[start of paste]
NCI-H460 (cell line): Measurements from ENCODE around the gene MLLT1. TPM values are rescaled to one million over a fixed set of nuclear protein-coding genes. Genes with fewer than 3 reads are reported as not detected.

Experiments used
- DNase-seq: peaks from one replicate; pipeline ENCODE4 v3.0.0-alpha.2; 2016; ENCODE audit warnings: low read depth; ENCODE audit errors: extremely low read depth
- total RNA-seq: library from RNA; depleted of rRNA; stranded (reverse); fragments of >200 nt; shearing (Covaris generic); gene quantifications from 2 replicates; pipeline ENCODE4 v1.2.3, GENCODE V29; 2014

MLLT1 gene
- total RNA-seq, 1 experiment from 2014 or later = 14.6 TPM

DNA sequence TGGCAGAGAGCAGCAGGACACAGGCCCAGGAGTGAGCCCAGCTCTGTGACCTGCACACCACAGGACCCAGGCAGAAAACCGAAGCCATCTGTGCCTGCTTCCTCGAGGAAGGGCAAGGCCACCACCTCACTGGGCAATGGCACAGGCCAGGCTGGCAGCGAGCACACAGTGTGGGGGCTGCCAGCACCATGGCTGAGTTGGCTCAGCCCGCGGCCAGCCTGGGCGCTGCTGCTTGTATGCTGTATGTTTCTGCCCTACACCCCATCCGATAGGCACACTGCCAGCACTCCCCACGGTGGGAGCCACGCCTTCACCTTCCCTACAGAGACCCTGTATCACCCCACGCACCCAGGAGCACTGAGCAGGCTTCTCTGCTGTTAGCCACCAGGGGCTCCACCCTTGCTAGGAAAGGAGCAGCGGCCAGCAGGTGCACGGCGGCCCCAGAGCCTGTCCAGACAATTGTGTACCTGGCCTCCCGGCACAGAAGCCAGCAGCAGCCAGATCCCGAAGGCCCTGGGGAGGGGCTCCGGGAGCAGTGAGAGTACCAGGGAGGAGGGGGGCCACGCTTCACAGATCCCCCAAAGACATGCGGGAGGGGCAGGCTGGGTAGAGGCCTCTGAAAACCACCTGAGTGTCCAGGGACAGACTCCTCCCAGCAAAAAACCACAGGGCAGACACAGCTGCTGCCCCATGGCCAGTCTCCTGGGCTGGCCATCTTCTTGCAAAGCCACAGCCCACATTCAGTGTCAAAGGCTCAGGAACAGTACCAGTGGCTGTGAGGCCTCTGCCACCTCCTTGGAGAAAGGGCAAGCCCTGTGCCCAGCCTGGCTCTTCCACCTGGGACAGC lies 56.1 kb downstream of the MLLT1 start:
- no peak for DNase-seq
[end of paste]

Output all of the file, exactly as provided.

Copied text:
NCI-H460 (cell line): Measurements from ENCODE around the gene MLLT1. TPM values are rescaled to one million over a fixed set of nuclear protein-coding genes. Genes with fewer than 3 reads are reported as not detected.

Experiments used
- DNase-seq: peaks from one replicate; pipeline ENCODE4 v3.0.0-alpha.2; 2016; ENCODE audit warnings: low read depth; ENCODE audit errors: extremely low read depth
- total RNA-seq: library from RNA; depleted of rRNA; stranded (reverse); fragments of >200 nt; shearing (Covaris generic); gene quantifications from 2 replicates; pipeline ENCODE4 v1.2.3, GENCODE V29; 2014

MLLT1 gene
- total RNA-seq, 1 experiment from 2014 or later = 14.6 TPM

DNA sequence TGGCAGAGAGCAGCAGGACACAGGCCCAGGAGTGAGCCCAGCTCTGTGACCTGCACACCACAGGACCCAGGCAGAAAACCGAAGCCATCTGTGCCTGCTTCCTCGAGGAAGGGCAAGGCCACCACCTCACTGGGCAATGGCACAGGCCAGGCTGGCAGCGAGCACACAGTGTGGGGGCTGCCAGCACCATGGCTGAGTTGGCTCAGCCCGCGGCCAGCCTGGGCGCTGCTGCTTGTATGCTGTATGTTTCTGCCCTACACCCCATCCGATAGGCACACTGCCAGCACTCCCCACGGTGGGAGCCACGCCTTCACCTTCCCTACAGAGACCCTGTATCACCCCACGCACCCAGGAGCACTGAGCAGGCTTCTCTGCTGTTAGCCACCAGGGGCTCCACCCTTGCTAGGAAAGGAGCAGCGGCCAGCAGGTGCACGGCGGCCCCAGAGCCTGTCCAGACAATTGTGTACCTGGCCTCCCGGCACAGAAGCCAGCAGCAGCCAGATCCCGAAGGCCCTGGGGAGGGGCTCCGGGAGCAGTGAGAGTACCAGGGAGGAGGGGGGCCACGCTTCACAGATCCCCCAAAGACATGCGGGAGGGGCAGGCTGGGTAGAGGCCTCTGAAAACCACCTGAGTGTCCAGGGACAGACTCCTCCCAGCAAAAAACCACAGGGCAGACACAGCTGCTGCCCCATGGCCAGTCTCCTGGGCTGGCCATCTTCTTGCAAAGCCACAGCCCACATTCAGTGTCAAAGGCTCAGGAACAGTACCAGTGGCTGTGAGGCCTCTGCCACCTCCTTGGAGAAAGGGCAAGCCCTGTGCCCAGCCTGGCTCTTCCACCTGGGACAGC lies 56.1 kb downstream of the MLLT1 start:
- no peak for DNase-seq